Academics College Life

How To Get Rid of a Pain in the Neck—Literally

Have you ever woken up with pain in your neck? Or have you gone through your day wondering why your shoulder has started to ache again? 

You may blame the mattress pad on your bed for not quite doing the job. But could it be something else?

Now, shoulder, neck, and back pain could be linked to a health problem such as scoliosis. But most of us suffer from a different problem—the book bag.

Wearing a backpack the wrong way or regularly using a heavy shoulder bag could cause your posture to correct to a bad distribution of weight. That correction in your posture causes the wrong muscles to work harder than they should for a length of time. 

The more concerning part is that you may think you can just deal with it. You think, “It’s not so bad. I can handle it for the 7-minute walk to class.”

But think about it like this.

If you just “deal with it” for every class day, every semester, for four years, your body is going to adjust itself accordingly, possibly causing more serious issues in the future. 

So here’s the bottom line: you shouldn’t have to deal with problems later on because of the bag you carry in college.

Read on to learn about some common bag mistakes and how to avoid them. 


Now, I’m a backpack kind of girl. I like to leave my hands free as much as possible. If you use a backpack for class, here are some tips to help prevent soreness or long-term injury. 

Put heavier things toward the back of the backpack.

This makes carrying your books feel a little easier. And it keeps you from having to lean so far forward to keep your center of gravity over your feet, making the bag easier to carry. Having the heaviest books and your laptop closer to your back puts them closer to your center of gravity. It can also keep your back straight.

Bonus: you won’t start looking like the hunchback of Notre Dame.

Tighten the straps so your bag isn’t hanging low on your back.

Keeping your backpack snug to your back helps with that center of gravity again. A low hanging backpack makes you lean forward, putting unnecessary tension on your shoulders and back muscles.

Get the best-sized backpack for your height.

I’m a shorter person. And I’ve discovered recently that this can be a problem. For taller people, having a taller backpack may not be an issue. But, my fellow shorter people, you might find it difficult to make your backpack comfortable if it’s already taller than you are. Try to find a bag that sits within the length of your back so you can adjust the straps easily. 

Shoulder Bags 

Know your limits.

This isn’t like the times where you try to take all the groceries into the house at once because you “don’t believe in second trips.” If you don’t think you should be carrying the amount of weight you have in your bag, try carrying the heaviest item in your arm. It may seem like a hassle, but your body will thank you later.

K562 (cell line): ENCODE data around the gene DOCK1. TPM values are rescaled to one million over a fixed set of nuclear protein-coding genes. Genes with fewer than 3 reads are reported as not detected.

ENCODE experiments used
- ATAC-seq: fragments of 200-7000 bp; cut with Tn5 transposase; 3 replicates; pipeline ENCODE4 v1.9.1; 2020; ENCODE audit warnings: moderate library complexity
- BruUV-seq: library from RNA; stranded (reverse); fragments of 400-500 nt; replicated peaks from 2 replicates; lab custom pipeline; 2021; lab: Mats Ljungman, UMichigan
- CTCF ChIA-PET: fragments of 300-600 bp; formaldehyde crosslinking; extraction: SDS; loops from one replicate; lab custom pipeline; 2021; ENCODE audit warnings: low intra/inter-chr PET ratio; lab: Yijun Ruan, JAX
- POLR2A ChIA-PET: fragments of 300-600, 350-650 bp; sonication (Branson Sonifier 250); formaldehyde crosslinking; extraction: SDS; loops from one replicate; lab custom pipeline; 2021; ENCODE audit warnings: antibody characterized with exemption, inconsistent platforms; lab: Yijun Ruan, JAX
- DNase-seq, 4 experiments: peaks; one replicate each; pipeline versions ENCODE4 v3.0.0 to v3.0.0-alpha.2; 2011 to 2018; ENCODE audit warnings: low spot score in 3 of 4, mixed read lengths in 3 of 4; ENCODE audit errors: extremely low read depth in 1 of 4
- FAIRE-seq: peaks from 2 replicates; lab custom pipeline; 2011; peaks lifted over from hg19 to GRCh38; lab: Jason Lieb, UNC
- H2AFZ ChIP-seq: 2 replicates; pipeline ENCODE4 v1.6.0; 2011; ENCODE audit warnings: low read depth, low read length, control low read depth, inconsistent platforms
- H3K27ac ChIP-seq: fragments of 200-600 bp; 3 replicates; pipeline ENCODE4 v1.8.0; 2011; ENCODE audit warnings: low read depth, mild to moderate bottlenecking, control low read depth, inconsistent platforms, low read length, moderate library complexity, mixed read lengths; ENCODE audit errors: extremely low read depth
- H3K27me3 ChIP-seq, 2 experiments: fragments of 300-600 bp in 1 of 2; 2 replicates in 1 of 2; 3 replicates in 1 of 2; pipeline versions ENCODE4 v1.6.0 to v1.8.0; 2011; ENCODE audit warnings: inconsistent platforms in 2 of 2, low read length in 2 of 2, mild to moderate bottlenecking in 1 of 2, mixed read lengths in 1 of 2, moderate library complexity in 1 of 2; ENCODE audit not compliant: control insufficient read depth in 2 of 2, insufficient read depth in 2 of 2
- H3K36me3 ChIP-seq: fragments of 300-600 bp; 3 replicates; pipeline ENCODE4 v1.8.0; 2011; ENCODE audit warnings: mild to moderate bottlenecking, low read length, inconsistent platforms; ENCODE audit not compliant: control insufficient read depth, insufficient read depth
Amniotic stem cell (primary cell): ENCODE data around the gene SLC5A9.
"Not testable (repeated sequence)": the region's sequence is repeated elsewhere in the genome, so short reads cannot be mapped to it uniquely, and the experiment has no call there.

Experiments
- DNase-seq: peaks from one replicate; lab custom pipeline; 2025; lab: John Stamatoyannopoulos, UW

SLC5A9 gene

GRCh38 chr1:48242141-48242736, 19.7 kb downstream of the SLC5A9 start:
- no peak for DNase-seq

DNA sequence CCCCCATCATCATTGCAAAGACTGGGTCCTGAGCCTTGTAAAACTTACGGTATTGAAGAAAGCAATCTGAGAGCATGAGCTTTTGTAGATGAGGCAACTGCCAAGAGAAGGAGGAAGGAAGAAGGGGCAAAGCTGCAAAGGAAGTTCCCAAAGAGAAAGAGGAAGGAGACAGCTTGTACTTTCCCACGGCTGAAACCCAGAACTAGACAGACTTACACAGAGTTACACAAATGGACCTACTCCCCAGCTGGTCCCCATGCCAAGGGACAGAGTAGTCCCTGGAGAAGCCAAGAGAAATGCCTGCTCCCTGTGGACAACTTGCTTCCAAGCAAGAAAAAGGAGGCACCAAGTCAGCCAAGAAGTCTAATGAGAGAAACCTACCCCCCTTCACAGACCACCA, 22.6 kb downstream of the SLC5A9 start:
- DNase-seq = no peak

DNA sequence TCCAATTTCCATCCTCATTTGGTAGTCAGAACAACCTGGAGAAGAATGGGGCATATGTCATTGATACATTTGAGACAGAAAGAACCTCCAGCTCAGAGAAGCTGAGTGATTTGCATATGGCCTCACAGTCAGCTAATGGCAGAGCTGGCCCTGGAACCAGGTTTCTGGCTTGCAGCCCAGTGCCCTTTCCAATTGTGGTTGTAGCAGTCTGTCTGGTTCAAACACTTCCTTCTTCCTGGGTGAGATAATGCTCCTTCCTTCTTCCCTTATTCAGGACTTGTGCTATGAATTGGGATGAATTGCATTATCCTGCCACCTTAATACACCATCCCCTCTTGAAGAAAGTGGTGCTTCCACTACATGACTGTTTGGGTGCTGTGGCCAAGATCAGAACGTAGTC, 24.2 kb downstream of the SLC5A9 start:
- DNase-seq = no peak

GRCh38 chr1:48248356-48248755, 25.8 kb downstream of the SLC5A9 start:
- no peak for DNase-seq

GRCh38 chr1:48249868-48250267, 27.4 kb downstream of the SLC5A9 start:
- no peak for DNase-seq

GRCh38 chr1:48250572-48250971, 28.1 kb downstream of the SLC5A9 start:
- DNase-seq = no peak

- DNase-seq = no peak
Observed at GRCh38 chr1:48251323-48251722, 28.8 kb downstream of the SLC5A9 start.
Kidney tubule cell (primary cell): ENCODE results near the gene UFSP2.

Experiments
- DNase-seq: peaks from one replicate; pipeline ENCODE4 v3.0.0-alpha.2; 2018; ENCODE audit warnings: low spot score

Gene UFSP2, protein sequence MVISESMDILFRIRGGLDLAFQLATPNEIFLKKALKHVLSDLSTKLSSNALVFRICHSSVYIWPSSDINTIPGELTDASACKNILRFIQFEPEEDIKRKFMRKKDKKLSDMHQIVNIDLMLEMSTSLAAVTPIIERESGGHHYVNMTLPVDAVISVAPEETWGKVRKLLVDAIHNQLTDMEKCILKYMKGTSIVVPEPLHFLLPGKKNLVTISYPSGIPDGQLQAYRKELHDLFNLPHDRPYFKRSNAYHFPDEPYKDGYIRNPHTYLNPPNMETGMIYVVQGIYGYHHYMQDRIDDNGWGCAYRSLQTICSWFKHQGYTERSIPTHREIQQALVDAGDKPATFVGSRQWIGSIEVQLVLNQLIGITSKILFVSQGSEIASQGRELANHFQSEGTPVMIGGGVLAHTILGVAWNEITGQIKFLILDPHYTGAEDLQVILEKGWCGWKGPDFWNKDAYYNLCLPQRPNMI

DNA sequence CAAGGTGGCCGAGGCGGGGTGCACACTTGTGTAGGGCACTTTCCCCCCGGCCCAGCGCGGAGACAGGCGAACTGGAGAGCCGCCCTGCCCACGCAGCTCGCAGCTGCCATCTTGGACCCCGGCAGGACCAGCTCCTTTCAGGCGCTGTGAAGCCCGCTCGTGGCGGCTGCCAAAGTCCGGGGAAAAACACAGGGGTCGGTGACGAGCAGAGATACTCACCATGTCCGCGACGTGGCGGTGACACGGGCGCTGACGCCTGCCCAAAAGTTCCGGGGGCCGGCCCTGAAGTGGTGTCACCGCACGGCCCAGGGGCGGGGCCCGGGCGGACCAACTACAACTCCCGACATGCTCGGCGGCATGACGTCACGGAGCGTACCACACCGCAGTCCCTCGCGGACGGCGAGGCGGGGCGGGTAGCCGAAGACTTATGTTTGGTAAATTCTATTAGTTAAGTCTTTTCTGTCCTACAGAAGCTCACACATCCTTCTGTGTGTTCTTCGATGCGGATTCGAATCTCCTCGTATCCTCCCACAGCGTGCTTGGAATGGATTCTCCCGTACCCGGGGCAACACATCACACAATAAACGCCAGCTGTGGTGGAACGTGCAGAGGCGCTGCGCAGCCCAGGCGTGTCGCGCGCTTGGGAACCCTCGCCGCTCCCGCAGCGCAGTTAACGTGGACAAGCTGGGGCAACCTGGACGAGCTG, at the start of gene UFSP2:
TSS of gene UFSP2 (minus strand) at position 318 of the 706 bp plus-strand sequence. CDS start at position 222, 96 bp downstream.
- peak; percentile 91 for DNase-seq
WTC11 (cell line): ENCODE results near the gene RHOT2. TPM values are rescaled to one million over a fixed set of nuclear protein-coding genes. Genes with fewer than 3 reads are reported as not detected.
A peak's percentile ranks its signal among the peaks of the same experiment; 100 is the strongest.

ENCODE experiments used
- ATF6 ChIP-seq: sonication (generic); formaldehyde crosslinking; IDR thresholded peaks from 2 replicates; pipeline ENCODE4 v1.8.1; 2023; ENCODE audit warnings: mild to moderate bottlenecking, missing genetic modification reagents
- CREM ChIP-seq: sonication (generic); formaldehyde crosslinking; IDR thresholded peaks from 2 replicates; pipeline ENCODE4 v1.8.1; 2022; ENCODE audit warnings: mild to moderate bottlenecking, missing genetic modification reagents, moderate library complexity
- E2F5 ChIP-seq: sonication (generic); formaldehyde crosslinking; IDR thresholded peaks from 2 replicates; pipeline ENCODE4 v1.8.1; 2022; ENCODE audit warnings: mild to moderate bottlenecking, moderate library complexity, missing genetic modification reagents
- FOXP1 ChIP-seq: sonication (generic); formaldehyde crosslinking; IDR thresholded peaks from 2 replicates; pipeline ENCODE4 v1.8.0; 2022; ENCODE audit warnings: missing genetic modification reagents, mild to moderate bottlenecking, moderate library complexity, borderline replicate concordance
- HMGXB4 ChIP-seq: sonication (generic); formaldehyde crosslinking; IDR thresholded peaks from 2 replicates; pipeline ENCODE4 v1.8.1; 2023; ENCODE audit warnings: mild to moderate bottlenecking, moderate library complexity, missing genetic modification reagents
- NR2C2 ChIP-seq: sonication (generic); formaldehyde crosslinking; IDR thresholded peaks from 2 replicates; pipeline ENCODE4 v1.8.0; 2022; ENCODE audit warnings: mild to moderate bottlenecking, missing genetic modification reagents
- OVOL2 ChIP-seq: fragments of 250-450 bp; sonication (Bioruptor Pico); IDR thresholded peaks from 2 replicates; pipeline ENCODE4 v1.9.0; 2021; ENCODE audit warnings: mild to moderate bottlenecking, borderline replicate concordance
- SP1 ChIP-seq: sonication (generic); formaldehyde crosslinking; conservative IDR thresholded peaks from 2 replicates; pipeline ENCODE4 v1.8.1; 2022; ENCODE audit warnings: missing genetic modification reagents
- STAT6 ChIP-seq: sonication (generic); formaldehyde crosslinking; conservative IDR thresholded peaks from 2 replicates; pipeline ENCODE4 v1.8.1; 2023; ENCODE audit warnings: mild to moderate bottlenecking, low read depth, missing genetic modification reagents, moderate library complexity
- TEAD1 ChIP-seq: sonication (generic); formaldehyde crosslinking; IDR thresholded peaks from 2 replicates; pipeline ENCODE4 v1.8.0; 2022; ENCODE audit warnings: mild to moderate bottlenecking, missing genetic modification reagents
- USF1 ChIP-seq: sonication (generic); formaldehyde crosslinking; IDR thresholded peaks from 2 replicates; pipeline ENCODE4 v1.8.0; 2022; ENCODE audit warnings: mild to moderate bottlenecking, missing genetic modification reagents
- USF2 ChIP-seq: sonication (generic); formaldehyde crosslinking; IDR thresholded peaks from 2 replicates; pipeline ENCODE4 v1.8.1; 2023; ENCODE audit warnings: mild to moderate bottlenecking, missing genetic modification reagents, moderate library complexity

Adjust the straps.

Over-the-shoulder bags are easy to carry at a long length, but not if they’re on the heavier side.  Try to shorten the strap so that the bag is closer to your hip or waist—close to your center of gravity. This keeps you from having to correct the added weight of the bag by leaning to the opposite side.

An alternate way to wear an over-the-shoulder computer bag is to pull the strap in, separate the straps, and wear it as a backpack. This can help keep your laptop from being knocked around so much. You’ll be able to manage the weight better, and your laptop will last longer.  

Girls, lose the heels.

My suggestion here is to avoid wearing high heels while using a really heavy shoulder bag. The combination gives your body a hard time in two ways—finding the center of gravity, and correcting it in your upper and lower back. When it’s one of those bigger-book days, stick with flats.  

Draw-String Bags

 Drawstring backpacks are the “fixer-uppers” of bags in this instance, but they aren’t usually so heavy that they cause you to lean forward.

 As someone who uses a drawstring pretty regularly for classes (#seniorstatus), I’ve put an S-clip from Walmart inside the bottom of my bag. This shortens the straps a good three inches so that it’s not hanging so low. Just be careful when shortening the strings—if you make them too short, you’ll lose the functionality of the bag altogether.

 Don’t like pain? Me neither. With a few adjustments, you can relieve some of that back, neck, and shoulder pain you deal with on a weekly basis! 

 Have any other tips? Comment below what they are! I’d love to hear them.  

The thoughts and opinions expressed in Life in the Nest are those of the authors and do not necessarily reflect the official policy or position of Pensacola Christian College.
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